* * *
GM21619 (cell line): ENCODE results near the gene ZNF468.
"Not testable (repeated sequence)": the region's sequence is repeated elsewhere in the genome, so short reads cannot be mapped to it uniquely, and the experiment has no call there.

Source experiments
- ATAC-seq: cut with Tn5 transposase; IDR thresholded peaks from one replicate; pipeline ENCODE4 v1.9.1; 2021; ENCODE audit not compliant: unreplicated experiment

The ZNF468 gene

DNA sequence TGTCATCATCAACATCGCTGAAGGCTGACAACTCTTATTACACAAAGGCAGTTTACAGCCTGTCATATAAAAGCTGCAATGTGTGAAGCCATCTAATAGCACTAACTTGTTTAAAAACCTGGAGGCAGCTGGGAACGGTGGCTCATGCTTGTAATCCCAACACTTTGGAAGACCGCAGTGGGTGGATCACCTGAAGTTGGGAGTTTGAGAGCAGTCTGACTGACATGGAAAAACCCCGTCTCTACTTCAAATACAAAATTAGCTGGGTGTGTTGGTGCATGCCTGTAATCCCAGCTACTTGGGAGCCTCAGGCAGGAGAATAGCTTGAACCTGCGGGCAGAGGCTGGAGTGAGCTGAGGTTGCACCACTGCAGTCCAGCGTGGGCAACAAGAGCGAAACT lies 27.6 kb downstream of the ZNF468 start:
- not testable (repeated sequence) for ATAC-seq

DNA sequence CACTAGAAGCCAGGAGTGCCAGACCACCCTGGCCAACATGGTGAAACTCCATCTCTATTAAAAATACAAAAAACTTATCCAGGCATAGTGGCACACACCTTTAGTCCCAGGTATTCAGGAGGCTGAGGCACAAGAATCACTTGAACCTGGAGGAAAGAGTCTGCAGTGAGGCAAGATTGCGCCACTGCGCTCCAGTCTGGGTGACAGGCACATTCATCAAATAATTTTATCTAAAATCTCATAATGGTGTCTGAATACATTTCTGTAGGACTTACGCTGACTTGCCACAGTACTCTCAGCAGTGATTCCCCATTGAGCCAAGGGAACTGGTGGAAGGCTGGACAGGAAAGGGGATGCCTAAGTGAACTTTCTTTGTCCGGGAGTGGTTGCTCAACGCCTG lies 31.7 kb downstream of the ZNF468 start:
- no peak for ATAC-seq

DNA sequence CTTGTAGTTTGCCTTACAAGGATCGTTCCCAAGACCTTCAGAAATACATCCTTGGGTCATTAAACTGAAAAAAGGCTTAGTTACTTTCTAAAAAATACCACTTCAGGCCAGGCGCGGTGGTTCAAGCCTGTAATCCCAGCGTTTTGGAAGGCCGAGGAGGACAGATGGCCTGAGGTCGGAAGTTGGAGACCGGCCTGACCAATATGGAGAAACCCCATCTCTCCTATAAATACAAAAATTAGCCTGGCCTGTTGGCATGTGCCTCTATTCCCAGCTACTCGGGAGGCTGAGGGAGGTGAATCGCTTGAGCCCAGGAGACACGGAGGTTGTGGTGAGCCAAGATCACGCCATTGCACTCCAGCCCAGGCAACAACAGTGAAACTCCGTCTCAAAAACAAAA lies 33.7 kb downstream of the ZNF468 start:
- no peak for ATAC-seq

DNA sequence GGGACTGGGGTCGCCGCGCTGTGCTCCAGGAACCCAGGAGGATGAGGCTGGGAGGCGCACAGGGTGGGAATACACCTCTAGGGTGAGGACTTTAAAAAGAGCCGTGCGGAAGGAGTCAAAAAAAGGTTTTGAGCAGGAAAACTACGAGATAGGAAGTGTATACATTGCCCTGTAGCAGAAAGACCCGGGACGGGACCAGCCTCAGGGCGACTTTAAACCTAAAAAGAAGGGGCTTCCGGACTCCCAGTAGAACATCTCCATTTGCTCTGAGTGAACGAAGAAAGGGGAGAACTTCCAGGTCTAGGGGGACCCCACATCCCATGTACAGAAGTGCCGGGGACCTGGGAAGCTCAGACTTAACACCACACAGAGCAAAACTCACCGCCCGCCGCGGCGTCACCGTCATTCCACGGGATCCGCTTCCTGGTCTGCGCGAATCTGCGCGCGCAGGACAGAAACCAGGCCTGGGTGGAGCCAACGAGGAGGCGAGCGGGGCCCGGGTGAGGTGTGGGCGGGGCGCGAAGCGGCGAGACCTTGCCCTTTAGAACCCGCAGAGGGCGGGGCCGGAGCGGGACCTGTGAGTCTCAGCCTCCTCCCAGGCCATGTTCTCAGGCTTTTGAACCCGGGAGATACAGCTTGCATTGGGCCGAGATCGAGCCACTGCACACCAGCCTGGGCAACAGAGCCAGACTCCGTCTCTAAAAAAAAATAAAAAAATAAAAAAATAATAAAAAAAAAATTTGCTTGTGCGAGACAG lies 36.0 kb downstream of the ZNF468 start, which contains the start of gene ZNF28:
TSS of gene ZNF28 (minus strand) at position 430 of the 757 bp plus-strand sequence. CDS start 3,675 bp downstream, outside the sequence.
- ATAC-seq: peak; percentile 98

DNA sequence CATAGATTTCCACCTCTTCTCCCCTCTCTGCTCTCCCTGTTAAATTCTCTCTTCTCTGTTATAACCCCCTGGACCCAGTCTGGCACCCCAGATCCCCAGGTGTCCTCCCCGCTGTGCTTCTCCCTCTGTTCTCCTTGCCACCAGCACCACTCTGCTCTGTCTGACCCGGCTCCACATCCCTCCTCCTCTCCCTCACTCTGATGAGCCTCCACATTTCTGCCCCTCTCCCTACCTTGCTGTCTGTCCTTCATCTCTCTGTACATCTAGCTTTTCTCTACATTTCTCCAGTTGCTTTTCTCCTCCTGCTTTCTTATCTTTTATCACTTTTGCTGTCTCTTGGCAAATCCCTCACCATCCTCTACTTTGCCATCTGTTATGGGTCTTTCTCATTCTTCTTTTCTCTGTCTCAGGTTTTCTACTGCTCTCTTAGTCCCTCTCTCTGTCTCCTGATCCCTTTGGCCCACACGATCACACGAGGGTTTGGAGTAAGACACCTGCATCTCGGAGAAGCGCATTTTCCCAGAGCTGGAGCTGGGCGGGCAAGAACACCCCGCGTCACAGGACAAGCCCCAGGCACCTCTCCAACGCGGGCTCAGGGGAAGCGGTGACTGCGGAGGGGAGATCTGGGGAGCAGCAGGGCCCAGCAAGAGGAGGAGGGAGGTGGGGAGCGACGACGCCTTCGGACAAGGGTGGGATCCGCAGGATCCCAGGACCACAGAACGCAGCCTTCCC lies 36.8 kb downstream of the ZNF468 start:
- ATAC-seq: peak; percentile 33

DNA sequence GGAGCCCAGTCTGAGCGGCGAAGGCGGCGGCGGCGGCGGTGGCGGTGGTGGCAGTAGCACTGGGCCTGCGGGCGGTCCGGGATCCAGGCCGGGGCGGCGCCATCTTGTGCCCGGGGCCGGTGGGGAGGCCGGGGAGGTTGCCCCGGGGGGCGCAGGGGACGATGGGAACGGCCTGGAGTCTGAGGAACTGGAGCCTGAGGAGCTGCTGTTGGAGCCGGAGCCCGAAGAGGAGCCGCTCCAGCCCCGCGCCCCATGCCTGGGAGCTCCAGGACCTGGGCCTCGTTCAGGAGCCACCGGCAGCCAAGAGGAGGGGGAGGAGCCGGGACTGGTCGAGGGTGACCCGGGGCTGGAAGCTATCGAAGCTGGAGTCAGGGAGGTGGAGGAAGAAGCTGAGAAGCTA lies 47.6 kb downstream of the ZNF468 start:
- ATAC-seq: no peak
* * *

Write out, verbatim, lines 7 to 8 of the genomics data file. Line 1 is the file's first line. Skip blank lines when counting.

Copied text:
- not testable (repeated sequence) for ATAC-seq

DNA sequence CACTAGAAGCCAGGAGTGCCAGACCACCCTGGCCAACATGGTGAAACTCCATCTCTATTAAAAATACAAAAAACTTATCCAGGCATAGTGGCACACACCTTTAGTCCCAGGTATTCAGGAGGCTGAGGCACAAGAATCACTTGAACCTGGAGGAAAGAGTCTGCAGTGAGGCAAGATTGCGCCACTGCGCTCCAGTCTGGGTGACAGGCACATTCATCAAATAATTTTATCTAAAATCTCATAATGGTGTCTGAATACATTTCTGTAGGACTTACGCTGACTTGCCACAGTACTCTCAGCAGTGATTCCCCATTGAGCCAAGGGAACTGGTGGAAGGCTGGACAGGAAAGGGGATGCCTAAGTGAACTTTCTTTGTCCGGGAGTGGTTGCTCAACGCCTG lies 31.7 kb downstream of the ZNF468 start: